# What is meant by the limit of an infinite sequence?

##### 1 Answer

The limit of an infinite sequence tells us about the long term behaviour of it.

Given a sequence of real numbers ${a}_{n}$, it's limit ${\lim}_{n \to \infty} {a}_{n} = \lim {a}_{n}$ is defined as the single value the sequence approaches (if it approaches any value) as we make the index $n$ bigger. The limit of a sequence does not always exist. If it does, the sequence is said to be convergent, otherwise it's said to be divergent.

Two simple examples:

• Consider the sequence $\frac{1}{n}$. It's easy to see that it's limit is $0$. In fact, given any positive value close to $0$, we can alway find a great enough value of $n$ such that $\frac{1}{n}$ is less than this given value, wich means that it's limit must be less or equal to zero. Also, every term of the sequence is greater then zero, so it's limit must be greater or equal to zero. Therefore, it is $0$.

• Take the constant sequence $1$. That is, for any given value of $n$, the term ${a}_{n}$ of the sequence is equal to $1$. It's clear that no matter how big we make $n$ the value of the sequence is $1$. So it's limit is $1$.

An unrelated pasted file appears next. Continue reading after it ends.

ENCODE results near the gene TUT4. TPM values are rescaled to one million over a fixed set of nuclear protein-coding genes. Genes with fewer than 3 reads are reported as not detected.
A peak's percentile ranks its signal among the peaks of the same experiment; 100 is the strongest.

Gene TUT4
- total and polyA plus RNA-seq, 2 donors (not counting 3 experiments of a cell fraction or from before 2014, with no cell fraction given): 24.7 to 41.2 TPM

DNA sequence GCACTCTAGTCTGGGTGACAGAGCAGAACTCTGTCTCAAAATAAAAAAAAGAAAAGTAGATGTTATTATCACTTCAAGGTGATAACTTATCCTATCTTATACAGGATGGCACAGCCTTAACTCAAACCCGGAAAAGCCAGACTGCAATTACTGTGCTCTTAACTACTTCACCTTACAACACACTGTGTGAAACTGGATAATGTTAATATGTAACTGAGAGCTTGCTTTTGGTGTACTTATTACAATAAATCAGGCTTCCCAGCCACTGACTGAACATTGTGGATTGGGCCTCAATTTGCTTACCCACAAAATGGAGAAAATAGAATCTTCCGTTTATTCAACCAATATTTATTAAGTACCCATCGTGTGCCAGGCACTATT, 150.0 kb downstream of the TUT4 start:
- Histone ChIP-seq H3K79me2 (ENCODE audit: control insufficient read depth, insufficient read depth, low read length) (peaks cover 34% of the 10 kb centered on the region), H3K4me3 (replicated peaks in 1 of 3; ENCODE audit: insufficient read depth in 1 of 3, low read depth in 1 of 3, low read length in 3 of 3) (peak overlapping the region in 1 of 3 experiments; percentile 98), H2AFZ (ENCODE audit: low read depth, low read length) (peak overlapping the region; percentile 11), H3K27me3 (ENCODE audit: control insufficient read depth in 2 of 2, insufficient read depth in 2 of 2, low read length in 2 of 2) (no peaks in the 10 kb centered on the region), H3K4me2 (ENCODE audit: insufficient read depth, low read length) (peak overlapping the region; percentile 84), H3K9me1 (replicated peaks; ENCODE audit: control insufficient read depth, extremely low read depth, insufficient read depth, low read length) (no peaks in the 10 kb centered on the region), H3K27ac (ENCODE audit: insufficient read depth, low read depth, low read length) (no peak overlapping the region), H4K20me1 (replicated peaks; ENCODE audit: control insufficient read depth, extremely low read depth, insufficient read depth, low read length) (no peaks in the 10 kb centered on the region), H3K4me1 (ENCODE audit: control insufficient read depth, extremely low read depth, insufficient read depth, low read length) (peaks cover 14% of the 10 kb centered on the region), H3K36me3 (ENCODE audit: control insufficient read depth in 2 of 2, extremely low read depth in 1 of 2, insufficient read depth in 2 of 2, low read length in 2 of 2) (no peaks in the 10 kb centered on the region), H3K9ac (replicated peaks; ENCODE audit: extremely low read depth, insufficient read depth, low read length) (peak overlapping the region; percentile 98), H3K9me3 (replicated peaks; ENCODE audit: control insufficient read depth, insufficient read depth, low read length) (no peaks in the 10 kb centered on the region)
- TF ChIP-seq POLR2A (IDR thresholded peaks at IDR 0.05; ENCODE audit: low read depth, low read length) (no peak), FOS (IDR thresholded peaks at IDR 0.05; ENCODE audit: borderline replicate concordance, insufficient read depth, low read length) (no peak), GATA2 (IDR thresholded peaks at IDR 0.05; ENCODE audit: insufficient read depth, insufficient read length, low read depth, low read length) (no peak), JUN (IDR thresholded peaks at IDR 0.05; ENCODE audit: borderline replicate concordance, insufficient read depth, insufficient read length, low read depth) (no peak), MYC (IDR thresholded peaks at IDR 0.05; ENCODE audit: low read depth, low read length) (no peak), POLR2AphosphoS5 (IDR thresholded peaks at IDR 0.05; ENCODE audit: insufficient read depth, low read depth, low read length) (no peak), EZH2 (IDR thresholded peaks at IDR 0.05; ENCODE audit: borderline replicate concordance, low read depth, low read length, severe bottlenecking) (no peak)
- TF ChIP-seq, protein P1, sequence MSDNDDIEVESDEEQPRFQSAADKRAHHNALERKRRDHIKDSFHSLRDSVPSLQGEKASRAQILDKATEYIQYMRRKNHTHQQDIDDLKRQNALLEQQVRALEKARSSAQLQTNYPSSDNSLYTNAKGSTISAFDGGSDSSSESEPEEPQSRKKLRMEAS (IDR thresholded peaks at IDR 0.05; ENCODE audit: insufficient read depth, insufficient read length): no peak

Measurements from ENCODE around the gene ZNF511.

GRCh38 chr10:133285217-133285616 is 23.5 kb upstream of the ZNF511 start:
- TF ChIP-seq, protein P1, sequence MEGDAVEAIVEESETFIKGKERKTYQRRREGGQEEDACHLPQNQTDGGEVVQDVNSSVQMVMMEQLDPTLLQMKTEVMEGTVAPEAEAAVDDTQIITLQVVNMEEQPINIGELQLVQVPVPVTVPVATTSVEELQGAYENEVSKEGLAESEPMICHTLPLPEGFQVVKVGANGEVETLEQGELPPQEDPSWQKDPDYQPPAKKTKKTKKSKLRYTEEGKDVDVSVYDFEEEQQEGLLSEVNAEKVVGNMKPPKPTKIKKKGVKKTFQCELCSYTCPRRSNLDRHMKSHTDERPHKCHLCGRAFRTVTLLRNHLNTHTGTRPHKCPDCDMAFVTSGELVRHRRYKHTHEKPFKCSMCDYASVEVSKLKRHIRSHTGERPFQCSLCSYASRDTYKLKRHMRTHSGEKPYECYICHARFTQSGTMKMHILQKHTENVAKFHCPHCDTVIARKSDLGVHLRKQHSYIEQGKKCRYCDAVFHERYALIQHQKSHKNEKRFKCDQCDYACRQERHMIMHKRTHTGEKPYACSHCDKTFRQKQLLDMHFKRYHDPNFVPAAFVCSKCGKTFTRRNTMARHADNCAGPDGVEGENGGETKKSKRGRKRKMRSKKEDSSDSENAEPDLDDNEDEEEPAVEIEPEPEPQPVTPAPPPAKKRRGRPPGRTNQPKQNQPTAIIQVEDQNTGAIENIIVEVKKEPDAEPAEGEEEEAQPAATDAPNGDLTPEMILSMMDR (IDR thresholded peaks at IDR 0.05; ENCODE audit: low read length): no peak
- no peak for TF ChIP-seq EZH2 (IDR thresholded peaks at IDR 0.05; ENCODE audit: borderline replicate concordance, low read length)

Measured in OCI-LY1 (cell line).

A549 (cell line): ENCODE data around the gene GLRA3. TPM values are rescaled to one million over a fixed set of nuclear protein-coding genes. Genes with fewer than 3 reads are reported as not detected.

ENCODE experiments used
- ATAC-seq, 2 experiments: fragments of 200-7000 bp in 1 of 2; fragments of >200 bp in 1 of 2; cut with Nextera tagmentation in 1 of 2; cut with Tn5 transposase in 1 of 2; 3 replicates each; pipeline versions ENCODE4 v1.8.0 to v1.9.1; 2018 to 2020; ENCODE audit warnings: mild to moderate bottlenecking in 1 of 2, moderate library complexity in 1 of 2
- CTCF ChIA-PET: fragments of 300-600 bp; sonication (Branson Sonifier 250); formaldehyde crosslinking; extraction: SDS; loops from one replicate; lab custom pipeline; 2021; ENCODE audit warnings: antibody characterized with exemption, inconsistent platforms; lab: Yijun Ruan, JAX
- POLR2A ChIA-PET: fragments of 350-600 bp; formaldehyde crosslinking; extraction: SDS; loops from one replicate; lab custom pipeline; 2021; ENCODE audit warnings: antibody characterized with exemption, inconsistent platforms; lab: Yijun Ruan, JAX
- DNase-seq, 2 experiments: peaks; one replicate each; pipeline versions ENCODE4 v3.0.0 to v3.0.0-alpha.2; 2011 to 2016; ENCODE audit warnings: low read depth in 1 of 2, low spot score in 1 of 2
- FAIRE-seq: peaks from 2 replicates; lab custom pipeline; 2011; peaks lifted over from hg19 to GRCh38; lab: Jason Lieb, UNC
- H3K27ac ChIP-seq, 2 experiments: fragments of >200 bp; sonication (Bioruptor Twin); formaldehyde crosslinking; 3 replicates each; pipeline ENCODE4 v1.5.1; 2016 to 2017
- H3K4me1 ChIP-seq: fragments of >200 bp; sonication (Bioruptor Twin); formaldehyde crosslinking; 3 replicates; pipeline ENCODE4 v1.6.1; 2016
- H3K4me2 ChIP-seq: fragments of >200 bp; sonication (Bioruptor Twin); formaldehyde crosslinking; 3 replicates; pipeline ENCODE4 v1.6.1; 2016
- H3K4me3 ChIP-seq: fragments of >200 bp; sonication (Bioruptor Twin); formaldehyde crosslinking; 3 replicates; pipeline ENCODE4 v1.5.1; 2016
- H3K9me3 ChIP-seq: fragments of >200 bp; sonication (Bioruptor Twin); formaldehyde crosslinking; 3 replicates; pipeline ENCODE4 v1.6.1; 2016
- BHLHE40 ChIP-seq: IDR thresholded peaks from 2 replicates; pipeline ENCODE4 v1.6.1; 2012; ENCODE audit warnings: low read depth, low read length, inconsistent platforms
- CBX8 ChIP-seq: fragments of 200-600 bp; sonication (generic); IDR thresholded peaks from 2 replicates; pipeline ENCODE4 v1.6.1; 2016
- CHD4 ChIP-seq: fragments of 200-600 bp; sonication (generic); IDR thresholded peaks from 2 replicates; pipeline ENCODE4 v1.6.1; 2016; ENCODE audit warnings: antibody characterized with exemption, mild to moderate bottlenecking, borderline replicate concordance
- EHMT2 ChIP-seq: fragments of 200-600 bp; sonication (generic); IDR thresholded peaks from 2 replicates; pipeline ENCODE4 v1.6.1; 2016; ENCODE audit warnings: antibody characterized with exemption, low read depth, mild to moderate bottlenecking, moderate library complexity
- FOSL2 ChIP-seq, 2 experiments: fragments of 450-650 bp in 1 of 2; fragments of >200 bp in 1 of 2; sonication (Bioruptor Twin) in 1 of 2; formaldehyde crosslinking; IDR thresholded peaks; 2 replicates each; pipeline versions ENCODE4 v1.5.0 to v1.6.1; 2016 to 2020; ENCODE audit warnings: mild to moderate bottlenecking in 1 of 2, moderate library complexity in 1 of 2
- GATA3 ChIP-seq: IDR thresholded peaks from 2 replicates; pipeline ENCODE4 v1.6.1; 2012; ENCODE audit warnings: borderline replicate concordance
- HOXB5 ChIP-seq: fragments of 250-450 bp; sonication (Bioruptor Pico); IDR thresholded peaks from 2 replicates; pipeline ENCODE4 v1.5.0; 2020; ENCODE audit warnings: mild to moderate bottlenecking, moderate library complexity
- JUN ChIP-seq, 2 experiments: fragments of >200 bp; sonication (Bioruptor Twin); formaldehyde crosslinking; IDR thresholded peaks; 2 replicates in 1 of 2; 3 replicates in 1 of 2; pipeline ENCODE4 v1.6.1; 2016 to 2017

For a more rigorous definition, let ${a}_{n}$ be a sequence of real numbers (that is, $\forall n \in \mathbb{N} : {a}_{n} \in \mathbb{R}$) and $\epsilon \in \mathbb{R}$. Then the number $a$ is said to be the limit of the sequence ${a}_{n}$ if and only if:

$\forall \epsilon > 0 \exists N \in \mathbb{N} : n > N \implies | {a}_{n} - a | < \epsilon$

This definition is equivalent to the informal definition given above, except that we don't need to impose unicity for the limit (it can be deduced).